Two years later, I started listening to a lot of Rush Limbaugh, and the guy really made sense to me.

I’m aware that tendency cuts both ways. I’m sure there are things that my black neighbors dislike about my house and family — My dog barks too much! I have messy-looking vegetable gardens in the front yard! I’m a dorky-looking nebbish on a bicycle! — and I’m sure they have to work to avoid letting that personal frustration evolve into some broader critique of “white people” in general. All the same socio-economic self-sortings that make working-class white racism feel justified against blacks (or Hispanics) are increasingly likely to cut the other way, as white working-class communities dissolve into meth addiction and out-of-wedlock births and are perceived as dysfunctional by “minorities” that are (in the case of Hispanics particularly) passing them by. Most of the best maintained houses in my neighborhood are owned by Mexicans with a talent for working in construction, and I’m sure they hate living next to poor white trash families in homes with rotting frames without the resources to escape to the exurbs, and who are trapped here pulling down their property values.

But what liberal wants to go up on live TV and admit the obvious truth, that segregation and demographic homogeneity are a powerful force for racial harmony, the best antidote for Trumpian racial resentment, and the easiest way to create the kind of social cohesion that allows us to have a generous Scandinavian welfare state? What conservative wants to tell successful blacks in the position of a Ben Carson or a Clarence Thomas that they should have maintained their identity in poor black neighborhoods, full of selfish (or even well-meaning) friends and relatives who will try to drag them back down into poverty? Which StopTrump secularist organization wants to publicly advocate the sort of strong religiously-motivated homogeneity of Mormon choirs, as an alternative to the “celebrating our diversity” whitewashing of cultural suicide by an African-American artistic community that went from Jazz at Carnegie Hall to the bitches-and-hos hip-hop that blares from every window-rattling car that drives past my front yard?

If Trump is defeated by normal mechanisms, then states like Utah will deserve much of the credit — and that means that the voluntary racial segregation that arose through Mormon migration and discrimination (until recently, by explicit doctrine!) will deserve part of that credit. But no one will dare to say that out loud.

The “Putnam hypothesis” the reader refers to is the research that Harvard political scientist Robert Putnam undertook that … well, read the 2007 Boston Globe piece about it. Excerpt:

It has become increasingly popular to speak of racial and ethnic diversity as a civic strength. From multicultural festivals to pronouncements from political leaders, the message is the same: our differences make us stronger.

But a massive new study, based on detailed interviews of nearly 30,000 people across America, has concluded just the opposite. Harvard political scientist Robert Putnam — famous for “Bowling Alone,” his 2000 book on declining civic engagement — has found that the greater the diversity in a community, the fewer people vote and the less they volunteer, the less they give to charity and work on community projects. In the most diverse communities, neighbors trust one another about half as much as they do in the most homogenous settings. The study, the largest ever on civic engagement in America, found that virtually all measures of civic health are lower in more diverse settings.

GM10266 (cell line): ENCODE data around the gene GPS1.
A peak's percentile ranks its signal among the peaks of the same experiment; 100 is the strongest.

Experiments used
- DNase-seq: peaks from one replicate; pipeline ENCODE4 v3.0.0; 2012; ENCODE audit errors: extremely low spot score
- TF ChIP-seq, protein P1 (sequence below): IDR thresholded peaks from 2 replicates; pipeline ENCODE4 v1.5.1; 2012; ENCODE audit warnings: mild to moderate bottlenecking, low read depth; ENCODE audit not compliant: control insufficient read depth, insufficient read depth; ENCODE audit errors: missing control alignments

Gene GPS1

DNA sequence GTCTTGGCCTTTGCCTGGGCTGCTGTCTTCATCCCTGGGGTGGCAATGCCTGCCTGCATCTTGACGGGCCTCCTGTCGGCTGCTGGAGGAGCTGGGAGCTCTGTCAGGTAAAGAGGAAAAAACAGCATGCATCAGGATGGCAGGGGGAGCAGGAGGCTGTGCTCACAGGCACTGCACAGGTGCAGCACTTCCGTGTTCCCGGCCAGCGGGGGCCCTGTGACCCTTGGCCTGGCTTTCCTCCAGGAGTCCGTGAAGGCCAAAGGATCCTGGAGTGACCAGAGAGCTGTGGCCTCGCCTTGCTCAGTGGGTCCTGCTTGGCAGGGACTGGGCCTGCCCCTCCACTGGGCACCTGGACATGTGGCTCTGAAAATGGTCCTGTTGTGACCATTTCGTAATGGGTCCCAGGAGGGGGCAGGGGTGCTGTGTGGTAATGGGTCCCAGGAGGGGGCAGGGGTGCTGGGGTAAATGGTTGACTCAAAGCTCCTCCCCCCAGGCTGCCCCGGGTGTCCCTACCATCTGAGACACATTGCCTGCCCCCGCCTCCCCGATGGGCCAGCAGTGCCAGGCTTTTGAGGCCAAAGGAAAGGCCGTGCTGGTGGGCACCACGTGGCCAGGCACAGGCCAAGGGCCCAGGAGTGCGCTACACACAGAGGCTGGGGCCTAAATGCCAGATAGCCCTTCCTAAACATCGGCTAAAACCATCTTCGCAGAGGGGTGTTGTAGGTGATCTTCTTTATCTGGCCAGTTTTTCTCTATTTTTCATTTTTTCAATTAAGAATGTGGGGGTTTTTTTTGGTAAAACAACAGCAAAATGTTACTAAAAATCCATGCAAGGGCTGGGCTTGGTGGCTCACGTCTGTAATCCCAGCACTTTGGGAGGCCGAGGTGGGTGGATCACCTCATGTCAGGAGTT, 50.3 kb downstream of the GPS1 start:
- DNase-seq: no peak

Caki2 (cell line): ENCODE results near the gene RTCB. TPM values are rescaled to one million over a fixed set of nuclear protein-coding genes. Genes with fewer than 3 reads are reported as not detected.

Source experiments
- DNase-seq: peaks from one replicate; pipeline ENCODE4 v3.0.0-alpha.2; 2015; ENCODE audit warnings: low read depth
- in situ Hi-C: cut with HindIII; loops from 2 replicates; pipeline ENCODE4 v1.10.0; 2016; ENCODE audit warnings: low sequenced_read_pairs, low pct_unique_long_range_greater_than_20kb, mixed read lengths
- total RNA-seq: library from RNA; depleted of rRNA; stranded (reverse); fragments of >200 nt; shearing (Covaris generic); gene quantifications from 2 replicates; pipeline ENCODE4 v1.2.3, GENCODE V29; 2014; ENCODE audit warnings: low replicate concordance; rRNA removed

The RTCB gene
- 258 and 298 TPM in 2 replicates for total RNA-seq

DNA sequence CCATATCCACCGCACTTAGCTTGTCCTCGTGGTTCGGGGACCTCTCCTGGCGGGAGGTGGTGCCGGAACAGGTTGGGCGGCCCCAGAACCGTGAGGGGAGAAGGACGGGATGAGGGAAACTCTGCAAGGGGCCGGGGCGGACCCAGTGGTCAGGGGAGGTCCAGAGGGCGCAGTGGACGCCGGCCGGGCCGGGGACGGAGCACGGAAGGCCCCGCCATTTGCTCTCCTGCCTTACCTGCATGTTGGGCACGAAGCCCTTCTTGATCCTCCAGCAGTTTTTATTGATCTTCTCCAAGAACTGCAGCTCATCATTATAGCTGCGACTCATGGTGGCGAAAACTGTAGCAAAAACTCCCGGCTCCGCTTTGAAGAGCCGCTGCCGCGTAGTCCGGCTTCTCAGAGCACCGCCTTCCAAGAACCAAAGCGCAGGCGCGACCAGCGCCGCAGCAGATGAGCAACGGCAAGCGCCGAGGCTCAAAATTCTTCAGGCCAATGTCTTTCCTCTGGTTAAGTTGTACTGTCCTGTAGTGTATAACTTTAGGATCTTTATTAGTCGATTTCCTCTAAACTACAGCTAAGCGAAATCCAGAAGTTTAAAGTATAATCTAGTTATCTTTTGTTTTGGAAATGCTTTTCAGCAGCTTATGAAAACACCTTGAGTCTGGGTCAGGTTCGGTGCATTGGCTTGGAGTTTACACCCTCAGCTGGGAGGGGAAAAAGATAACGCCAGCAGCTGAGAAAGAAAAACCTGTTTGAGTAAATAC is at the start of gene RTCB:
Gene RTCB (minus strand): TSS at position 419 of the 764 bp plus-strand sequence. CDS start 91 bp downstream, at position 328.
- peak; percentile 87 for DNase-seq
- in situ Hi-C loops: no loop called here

“The extent of the effect is shocking,” says Scott Page, a University of Michigan political scientist.

The study comes at a time when the future of the American melting pot is the focus of intense political debate, from immigration to race-based admissions to schools, and it poses challenges to advocates on all sides of the issues. The study is already being cited by some conservatives as proof of the harm large-scale immigration causes to the nation’s social fabric. But with demographic trends already pushing the nation inexorably toward greater diversity, the real question may yet lie ahead: how to handle the unsettling social changes that Putnam’s research predicts.

“We can’t ignore the findings,” says Ali Noorani, executive director of the Massachusetts Immigrant and Refugee Advocacy Coalition. “The big question we have to ask ourselves is, what do we do about it; what are the next steps?”

The study is part of a fascinating new portrait of diversity emerging from recent scholarship. Diversity, it shows, makes us uncomfortable — but discomfort, it turns out, isn’t always a bad thing. Unease with differences helps explain why teams of engineers from different cultures may be ideally suited to solve a vexing problem. Culture clashes can produce a dynamic give-and-take, generating a solution that may have eluded a group of people with more similar backgrounds and approaches. At the same time, though, Putnam’s work adds to a growing body of research indicating that more diverse populations seem to extend themselves less on behalf of collective needs and goals.

His findings on the downsides of diversity have also posed a challenge for Putnam, a liberal academic whose own values put him squarely in the pro-diversity camp. Suddenly finding himself the bearer of bad news, Putnam has struggled with how to present his work. He gathered the initial raw data in 2000 and issued a press release the following year outlining the results. He then spent several years testing other possible explanations.

When he finally published a detailed scholarly analysis in June in the journal Scandinavian Political Studies, he faced criticism for straying from data into advocacy. His paper argues strongly that the negative effects of diversity can be remedied, and says history suggests that ethnic diversity may eventually fade as a sharp line of social demarcation.

“Having aligned himself with the central planners intent on sustaining such social engineering, Putnam concludes the facts with a stern pep talk,” wrote conservative commentator Ilana Mercer, in a recent Orange County Register op-ed titled “Greater diversity equals more misery.”

Whole thing here.